Background: Beta-thalassemia is an inherited disorder of hemoglobin synthesis with many associated morbidities. Osteoporosis is an important cause of morbidity in these patients. Bisphosphonates are potent inhibitors of osteoclast activity and have been recently used for the treatment of osteoporosis in beta-thalassemia. Several studies have indicated that the vitamin D receptor (VDR) gene has a role in the regulation of bone mineral density (BMD) and bone metabolism, but the results are very controversial. The aim of this study is to assess the effectiveness and safety of zoledronic acid in Lebanese thalassemics with osteoporosis.
Methods: We studied 23 patients with beta-thalassaemia major (14 patients) and intermedia (9 patients). Thirteen patients were male and 10 were female, with a mean (+/− standard deviation) age of 25 +/− 9 years. All patients had severe osteoporosis and were receiving calcium and vitamin D supplements prior to and during the study. Zoledronic acid was given i.v. at a dose of 4 mg every 3 months over 12 months. The effects were monitored by assessing pain score, analgesic score and performance score. The BMD of the hip and lumbar spine, osteocalcin, bony alkaline phosphatase and pyrrolidine crosslinks were also measured. To gain more insight into the genetic basis of osteoporosis in thalassemia and to correlate this with the response to zoledronic acid, we analysed the polymorphism of the VDR gene in three polymorphic sites (Bsm I, Taq I and Apa I) using restriction enzymes digestion.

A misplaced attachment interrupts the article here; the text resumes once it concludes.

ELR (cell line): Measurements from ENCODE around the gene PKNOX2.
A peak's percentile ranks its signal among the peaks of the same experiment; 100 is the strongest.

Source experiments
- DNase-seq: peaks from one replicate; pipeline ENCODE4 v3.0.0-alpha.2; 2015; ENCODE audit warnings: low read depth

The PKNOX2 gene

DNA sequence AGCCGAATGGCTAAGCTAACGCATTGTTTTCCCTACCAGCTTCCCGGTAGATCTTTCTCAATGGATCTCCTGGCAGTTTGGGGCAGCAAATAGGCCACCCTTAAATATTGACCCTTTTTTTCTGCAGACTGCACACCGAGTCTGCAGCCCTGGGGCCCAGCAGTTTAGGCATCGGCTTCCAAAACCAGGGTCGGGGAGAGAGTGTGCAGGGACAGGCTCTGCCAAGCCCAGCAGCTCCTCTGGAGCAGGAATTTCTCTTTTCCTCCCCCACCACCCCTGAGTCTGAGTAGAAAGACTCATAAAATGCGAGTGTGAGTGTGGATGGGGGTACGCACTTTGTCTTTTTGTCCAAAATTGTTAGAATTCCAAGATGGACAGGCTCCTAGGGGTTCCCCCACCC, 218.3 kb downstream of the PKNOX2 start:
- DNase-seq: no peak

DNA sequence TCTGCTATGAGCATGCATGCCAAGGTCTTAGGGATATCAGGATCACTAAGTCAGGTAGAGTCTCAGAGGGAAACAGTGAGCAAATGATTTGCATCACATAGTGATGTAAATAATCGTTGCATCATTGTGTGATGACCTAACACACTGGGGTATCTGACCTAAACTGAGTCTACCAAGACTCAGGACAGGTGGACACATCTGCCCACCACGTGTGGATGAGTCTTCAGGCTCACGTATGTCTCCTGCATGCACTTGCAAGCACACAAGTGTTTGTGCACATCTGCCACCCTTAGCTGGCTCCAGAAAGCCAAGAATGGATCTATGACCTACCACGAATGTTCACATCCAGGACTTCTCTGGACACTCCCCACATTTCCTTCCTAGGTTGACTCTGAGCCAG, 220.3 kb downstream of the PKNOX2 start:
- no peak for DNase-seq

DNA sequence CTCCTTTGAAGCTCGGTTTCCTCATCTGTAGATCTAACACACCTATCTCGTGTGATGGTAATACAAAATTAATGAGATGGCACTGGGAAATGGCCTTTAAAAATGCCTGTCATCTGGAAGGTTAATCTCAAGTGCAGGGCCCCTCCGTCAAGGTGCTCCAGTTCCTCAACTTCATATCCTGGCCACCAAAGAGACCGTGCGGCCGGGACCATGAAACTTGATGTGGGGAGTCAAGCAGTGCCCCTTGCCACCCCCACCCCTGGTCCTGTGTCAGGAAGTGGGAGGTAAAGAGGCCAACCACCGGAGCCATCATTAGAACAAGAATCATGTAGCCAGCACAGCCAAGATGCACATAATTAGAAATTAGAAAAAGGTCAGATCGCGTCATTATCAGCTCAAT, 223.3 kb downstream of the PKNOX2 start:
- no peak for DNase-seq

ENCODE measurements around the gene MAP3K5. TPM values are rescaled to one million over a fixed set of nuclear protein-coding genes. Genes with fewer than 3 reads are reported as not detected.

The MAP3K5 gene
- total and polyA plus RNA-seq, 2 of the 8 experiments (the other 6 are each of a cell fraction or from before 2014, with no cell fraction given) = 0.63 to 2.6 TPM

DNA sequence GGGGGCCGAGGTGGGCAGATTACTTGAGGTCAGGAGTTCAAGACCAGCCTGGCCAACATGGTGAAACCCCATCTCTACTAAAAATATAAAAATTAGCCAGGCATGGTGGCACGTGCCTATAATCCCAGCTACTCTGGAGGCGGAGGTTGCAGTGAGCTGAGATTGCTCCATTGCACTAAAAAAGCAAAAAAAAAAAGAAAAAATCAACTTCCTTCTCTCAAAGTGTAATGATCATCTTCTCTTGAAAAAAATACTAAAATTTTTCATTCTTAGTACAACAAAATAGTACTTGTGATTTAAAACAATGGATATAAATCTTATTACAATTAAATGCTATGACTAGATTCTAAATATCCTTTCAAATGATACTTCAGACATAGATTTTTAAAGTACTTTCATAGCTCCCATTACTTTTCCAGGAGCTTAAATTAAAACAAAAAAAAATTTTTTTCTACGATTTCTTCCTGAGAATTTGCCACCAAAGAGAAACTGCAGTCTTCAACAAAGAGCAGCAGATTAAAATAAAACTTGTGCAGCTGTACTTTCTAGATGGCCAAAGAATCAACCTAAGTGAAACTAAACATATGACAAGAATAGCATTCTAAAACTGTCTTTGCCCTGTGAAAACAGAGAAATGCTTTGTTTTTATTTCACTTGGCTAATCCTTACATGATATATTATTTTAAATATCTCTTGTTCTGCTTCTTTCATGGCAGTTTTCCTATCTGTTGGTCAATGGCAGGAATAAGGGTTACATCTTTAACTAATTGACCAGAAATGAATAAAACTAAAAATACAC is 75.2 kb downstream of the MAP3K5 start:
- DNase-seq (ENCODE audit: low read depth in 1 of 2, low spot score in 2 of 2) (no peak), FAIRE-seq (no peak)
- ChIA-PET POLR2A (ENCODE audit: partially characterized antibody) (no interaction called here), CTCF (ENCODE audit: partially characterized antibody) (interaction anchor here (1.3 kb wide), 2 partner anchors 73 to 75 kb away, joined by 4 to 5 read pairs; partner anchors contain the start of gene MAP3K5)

Results: We have given two doses of zoledronic acid uptil now. The most common adverse event was joint pain in 12 patients (52.2%) lasting for 1–3 days and responding to analgesics. Four patients had perioral numbness and five had fever. These adverse events were markedly reduced after the 2nd dose; only two patients had joint pain. No patients discontinued the study until now. The pain scores, analgesic score and performance score were all improved compared to baseline values. The difference in pain index score was significant (p=0.004), and the reduction in the number of painful sites was slightly significant (p=0.097). There was significant difference in the baseline z score of the spine between transfusion dependent patients (15 patients) and transfusion non-dependent patients (8 patients) (p = 0.042).
The distributions of VDR alleles in Bsm I polymorphism were 30.4% for BB, 52.3% for Bb, and 17.3% for bb; in the Apa I polymorphism 17.4% for AA, 47.8% for Aa, and 34.8% for aa; in Taq I polymorphism 30.4% for TT, 52.3% for Tt, and 17.3% for tt. We found no significant differences in baseline BMD between the three groups of Bsm I polymorphism at all sites. Apa I was not associated with significant differences in BMD. The BMD of the Ward’s triangle was higher in patients with the Tt-genotype compared with individuals with the tt-genotype and the difference was almost significant (p=0.089, ANOVA).
Conclusions: In Lebanese thalassemics with osteoporosis zoledronic acid (a dose of 4 mg) is well tolerated and the clinical response is quite impressive. However, the response to treatment needs to be assessed by follow-up BMDs and blood bone markers.